Cameron Green is short of time to prepare for the first Test against India on February 9 as he faces the biggest challenge as he recovers from a broken finger suffered against South Africa at the MCG.
Green has been part of Australia’s training camp in Sydney for the last two days and has been making steady progress, but the series opener in Nagpur could be too early. He is due to see the surgeon again on Monday, a month after the injury with the hope that he will be told the bone has healed.
In the early stages of Green’s career, it has become clear that he is a cricketer who benefits from regularly playing long-length shots. In both last year’s Ashes and this season’s Tests, he has gotten better as the summer has passed; He took five wickets against South Africa in Melbourne before breaking his finger, yet still managed to score an unbeaten half-century.
Australia’s head coach Andrew McDonald said, “The biggest challenge in the position he is in at the moment is the bowling.” “There’s a lack of loading, and one of the key reasons we’ve had all-around early arrivals at this camp is to make sure we’re prepared for the rigors of the bowling unit. [is] going to wrap up.
“Building confidence is the main thing, preparing him to be successful in that first Test match, giving him enough time, that will be the key question.”
However, if Green’s bowling does not come up high enough, he will be considered a specialist batsman. He showed his ability to learn quickly in the subcontinent last year with crucial half-centuries in Lahore and Galle in particular, where he was player of the match on a hostile surface.
McDonald said, “We value his batting first and foremost and in fact he is a batsman in our top six and we value him, his bowling is a bonus. A very good bonus.”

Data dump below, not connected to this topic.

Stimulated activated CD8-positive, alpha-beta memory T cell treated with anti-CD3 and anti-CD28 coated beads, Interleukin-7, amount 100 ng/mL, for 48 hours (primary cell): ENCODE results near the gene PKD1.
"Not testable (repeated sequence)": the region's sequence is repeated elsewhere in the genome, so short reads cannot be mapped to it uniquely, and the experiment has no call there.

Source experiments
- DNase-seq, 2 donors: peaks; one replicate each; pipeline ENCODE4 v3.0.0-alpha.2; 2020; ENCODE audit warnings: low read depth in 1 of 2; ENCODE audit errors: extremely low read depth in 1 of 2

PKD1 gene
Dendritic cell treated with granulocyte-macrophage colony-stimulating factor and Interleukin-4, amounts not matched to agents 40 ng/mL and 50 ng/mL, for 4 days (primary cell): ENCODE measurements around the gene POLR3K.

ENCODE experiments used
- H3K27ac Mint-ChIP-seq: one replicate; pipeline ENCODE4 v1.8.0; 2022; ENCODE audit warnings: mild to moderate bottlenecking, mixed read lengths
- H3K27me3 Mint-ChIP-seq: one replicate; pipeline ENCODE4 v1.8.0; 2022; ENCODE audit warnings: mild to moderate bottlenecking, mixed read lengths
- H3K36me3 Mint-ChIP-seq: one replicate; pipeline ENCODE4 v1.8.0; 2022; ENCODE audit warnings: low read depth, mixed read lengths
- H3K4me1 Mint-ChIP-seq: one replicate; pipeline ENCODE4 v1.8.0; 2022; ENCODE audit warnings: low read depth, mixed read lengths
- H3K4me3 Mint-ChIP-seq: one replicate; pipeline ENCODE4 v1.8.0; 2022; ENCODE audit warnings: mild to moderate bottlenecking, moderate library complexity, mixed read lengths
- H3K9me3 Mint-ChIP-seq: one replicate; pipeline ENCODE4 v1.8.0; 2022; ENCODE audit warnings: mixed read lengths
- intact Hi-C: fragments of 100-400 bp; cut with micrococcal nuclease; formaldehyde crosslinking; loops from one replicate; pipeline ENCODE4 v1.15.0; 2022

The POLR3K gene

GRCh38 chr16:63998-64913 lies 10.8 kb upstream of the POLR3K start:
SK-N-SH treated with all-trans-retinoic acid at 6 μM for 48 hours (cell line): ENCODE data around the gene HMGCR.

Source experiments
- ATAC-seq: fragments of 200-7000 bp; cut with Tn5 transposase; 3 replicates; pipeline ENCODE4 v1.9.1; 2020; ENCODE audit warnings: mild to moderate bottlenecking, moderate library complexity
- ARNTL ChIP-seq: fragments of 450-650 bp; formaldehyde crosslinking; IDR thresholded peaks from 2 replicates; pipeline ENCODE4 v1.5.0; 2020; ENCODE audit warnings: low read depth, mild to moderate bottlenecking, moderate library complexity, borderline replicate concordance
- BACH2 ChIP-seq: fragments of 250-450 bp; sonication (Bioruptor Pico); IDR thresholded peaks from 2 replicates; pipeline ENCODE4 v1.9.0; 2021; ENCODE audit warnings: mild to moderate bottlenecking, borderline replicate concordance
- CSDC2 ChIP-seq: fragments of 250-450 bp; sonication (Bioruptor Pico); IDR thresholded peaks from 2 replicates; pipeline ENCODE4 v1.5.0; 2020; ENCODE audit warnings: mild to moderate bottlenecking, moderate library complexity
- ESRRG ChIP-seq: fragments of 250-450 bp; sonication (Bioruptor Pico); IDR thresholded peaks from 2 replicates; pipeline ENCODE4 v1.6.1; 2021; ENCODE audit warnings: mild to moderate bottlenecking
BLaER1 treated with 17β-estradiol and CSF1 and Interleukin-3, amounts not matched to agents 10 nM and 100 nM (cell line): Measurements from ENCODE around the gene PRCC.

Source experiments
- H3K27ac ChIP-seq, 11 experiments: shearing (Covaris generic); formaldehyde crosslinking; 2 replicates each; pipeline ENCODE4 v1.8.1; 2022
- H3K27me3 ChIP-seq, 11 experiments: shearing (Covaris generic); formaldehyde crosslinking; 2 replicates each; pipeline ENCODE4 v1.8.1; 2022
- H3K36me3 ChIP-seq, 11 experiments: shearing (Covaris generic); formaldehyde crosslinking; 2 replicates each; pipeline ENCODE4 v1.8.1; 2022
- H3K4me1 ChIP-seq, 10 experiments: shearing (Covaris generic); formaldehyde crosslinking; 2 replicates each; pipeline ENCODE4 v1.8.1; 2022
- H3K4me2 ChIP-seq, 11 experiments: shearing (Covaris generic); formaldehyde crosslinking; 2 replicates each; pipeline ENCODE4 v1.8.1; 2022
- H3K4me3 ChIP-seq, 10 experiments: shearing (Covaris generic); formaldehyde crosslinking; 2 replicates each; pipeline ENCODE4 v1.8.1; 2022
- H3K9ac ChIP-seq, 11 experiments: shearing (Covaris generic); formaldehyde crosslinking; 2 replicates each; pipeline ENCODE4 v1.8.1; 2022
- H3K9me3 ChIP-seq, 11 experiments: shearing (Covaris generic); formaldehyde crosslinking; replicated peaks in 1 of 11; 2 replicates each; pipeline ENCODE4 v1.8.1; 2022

But Green is crucial in balancing Australia’s side. If he is unable to bowl (or play) then the selectors will have to decide whether to go with a two-quick two-spinner balance – as they did against South Africa at the SCG – or go with an extra-pacer. Get back your traditional strength with . While Green is unable to bowl, McDonald refuses to play alongside the three specialist spinners.
If Green is not selected as a pure batsman, Matt Renshaw, who played at the SCG, and Peter Handscomb will come into the frame at No.6, with the latter potentially complementing a bevy of left-handed batsmen. Will work in their favor.
“we see him [Handscomb] as an important right-back option,” McDonald said. We have a lot of left hand players. If there’s a late change, or Cameron Green doesn’t play the first Test, we think we’ve got some good options.”
Australia’s other main injury concern, Mitchell Starc, remains on a timeline to be ready for the second Test in Delhi on February 17, although it is believed he may be ruled out earlier than planned. Has occurred.
Starc also suffered a finger injury at the MCG and is still bowling with protection in training, which he will not be allowed to do in a match. He is almost back at top speed in what McDonald termed “staggering”, although there remains a definite time frame for his recovery. However, unlike Green he has been able to get through his workload in training.
McDonald said, “The guard needs to be up. Really guarding against that knock that would re-injure that ligament.” “That is why it is a clear time frame to hedge against any risk.
“To be honest, we can’t rush it. It’s probably frustrating for Mitch that he feels good. But the good thing is that when he’s out of the splint, all of his work is going to be fast and That would be pretty cool.” There’s a lot more in the second Test, which is good news for us.”
David Warner, among many players who have been or are still involved in the BBL, admitted on Saturday that he was tired after a hectic season, but McDonald praised his honesty rather than seeing it as a concern. ,
“I think whatever a player expresses at any point in time, it’s fair and reasonable,” he said. “If he’s feeling tired and fatigued, there’s a clear reason why.
“It’s been a long Test summer. He’s had some off-field issues that played out and took away some of the stress, some of the mental energy. And he’s put some time in big bashAnd I think he’s done a fantastic job representing the Australian cricket team throughout the Big Bash, along with the other players, I think that’s a really positive sign.
“Our challenge will be to manage him in that first Test, which is no different to any other series where you let players come through different phases of fatigue.”